In the past few years, intercollegiate programs have become popular in schools and colleges across the country. Universities like Colorado State and the University of Texas have offered such programs for years. Now Temple University can be added to the list.
Intercollegiate programs provide students with the opportunity to have an undergraduate experience different from traditional study, as they take advantage of more than one school within the university.
Temple has four different programs that fit this description. American Culture and Media Arts is a major combining courses from both the College of Liberal Arts and the School of Communications and Theater. Students are required to choose a primary school, but the requirements for the major are the same in either CLA or SCAT.
The courses required of all ACMA majors include FMA, JPRA and American Studies courses. Though the major is only five years old, there are already 30 students in the program, a jump from the five declared majors three years ago.
“The goal of the major is to give students a broad cultural and historical context, as well as the critical-thinking skills, to understand the role of media in American life. At the same time, the program is meant to give students some exposure to media themselves,” Dr. Carolyn Kitch, director of the ACMA program said. “The major prepares them for a variety of possible careers, including work in the media industries, museum or library work and graduate school.”
Recently, Temple’s Department of Economics and Department of Mathematics have joined forces to create the Mathematical Economics major. The Undergraduate Bulletin reported that, “economics has progressed in the last several decades by making extensive use of mathematical techniques.”
Though this program is especially recommended for those students who intend to pursue graduate studies in economics, a focus in accounting and other disciplines make this major an attractive option.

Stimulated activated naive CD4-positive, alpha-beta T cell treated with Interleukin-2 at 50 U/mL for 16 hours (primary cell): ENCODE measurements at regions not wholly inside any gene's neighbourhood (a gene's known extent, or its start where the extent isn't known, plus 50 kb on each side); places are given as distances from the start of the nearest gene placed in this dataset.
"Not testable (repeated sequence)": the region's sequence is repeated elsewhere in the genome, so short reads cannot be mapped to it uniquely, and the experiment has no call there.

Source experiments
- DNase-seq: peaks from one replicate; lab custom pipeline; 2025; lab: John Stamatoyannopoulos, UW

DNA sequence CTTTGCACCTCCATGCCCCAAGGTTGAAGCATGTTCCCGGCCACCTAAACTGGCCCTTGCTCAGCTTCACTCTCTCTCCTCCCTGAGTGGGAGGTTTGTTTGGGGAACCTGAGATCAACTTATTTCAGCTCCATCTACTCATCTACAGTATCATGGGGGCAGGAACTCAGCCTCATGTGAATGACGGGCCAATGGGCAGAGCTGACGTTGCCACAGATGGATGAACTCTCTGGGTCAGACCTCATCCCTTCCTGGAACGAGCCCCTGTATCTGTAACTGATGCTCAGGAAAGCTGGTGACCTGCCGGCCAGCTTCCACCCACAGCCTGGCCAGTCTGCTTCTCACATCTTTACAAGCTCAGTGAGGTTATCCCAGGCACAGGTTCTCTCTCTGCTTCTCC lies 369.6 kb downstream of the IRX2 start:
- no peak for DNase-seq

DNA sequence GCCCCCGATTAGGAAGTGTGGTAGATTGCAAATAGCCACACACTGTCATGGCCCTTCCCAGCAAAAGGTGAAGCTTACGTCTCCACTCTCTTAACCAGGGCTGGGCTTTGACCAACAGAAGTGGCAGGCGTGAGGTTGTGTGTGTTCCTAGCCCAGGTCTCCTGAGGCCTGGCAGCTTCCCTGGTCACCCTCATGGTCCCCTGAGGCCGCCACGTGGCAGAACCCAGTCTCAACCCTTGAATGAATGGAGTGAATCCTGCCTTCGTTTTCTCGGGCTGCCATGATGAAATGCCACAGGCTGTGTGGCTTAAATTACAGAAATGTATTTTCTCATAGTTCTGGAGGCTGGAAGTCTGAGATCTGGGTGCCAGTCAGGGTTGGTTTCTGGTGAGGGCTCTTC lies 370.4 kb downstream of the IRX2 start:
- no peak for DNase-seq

The Environmental Studies major at Temple is offered jointly by the College of Liberal Arts and College of Science and Technology, designed to help students attain an academic background to understand a wide range of significant environmental issues. “The program has had remarkable growth in that rather short time,” professor Robert Mason said.
Only five and a half years since its inception, there are 85 majors. “I think environmental studies offers considerable benefit,” Mason said. ” We ensure that our students have a good science as well as a policy, planning and economics background. This is essential for much work in the environmental field.”
Unlike other intercollegiate programs, environmental studies includes both a Bachelor of Arts and a Bachelor of Science option, as well as a possible minor. “A minor is an excellent add-on to many majors, including those in sciences, social sciences and journalism. For those who plan to teach, environmental studies preparation is in demand,” Mason said.
Combining the Department of Economics and the Department of Political Science has resulted in an intercollegiate program known as political economy here at Temple. Political economy is not a major, but rather a track for students seeking specialized knowledge in political economy. The program calls for the completion of eight courses in two components, core courses at the lower-division level and elective courses at the upper-division level.
The political economy program offers intense study of the relationship between the political and economic areas of society. As stated in the Undergraduate Bulletin, students will walk away with a “better understanding of public policy choices and the policy making process, as well as a better understanding of how government actions affect the process of economic change and vice versa.” This program is ideal for students preparing for graduate study in the social sciences or law. These four programs offer a unique approach to the ordinary undergraduate study. However, interested parties be warned, as Kitch said, “Interdisciplinary learning is not just about freedom to choose classes; structure and planning are crucial.”
Intercollegiate programs, in her experience, have tended to “attract students who are highly motivated to put together a major that makes particular sense for them, who take an active role in planning their own education.”
Michelle Nicoletto can be reached at email@example.com.